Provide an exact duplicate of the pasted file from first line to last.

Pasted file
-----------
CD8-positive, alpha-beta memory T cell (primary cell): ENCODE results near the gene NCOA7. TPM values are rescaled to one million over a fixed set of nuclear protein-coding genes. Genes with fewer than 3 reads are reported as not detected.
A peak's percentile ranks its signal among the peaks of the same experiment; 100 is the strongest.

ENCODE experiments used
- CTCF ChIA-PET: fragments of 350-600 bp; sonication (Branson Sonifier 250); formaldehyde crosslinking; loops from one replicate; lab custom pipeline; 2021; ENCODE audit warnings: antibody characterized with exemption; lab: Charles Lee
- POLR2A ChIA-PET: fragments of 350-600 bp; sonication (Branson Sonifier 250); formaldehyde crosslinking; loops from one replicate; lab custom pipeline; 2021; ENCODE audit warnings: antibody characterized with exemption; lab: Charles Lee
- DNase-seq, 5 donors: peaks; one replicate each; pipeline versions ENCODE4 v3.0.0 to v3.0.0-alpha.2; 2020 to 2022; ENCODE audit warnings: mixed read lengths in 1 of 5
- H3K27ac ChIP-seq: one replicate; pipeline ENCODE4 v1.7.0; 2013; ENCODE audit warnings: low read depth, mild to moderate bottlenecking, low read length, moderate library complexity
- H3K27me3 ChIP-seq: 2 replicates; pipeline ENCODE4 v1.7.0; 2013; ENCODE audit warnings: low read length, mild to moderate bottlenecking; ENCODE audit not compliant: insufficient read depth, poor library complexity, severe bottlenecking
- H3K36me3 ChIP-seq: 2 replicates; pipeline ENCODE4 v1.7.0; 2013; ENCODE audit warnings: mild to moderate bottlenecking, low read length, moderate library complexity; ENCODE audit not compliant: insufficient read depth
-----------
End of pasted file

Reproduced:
CD8-positive, alpha-beta memory T cell (primary cell): ENCODE results near the gene NCOA7. TPM values are rescaled to one million over a fixed set of nuclear protein-coding genes. Genes with fewer than 3 reads are reported as not detected.
A peak's percentile ranks its signal among the peaks of the same experiment; 100 is the strongest.

ENCODE experiments used
- CTCF ChIA-PET: fragments of 350-600 bp; sonication (Branson Sonifier 250); formaldehyde crosslinking; loops from one replicate; lab custom pipeline; 2021; ENCODE audit warnings: antibody characterized with exemption; lab: Charles Lee
- POLR2A ChIA-PET: fragments of 350-600 bp; sonication (Branson Sonifier 250); formaldehyde crosslinking; loops from one replicate; lab custom pipeline; 2021; ENCODE audit warnings: antibody characterized with exemption; lab: Charles Lee
- DNase-seq, 5 donors: peaks; one replicate each; pipeline versions ENCODE4 v3.0.0 to v3.0.0-alpha.2; 2020 to 2022; ENCODE audit warnings: mixed read lengths in 1 of 5
- H3K27ac ChIP-seq: one replicate; pipeline ENCODE4 v1.7.0; 2013; ENCODE audit warnings: low read depth, mild to moderate bottlenecking, low read length, moderate library complexity
- H3K27me3 ChIP-seq: 2 replicates; pipeline ENCODE4 v1.7.0; 2013; ENCODE audit warnings: low read length, mild to moderate bottlenecking; ENCODE audit not compliant: insufficient read depth, poor library complexity, severe bottlenecking
- H3K36me3 ChIP-seq: 2 replicates; pipeline ENCODE4 v1.7.0; 2013; ENCODE audit warnings: mild to moderate bottlenecking, low read length, moderate library complexity; ENCODE audit not compliant: insufficient read depth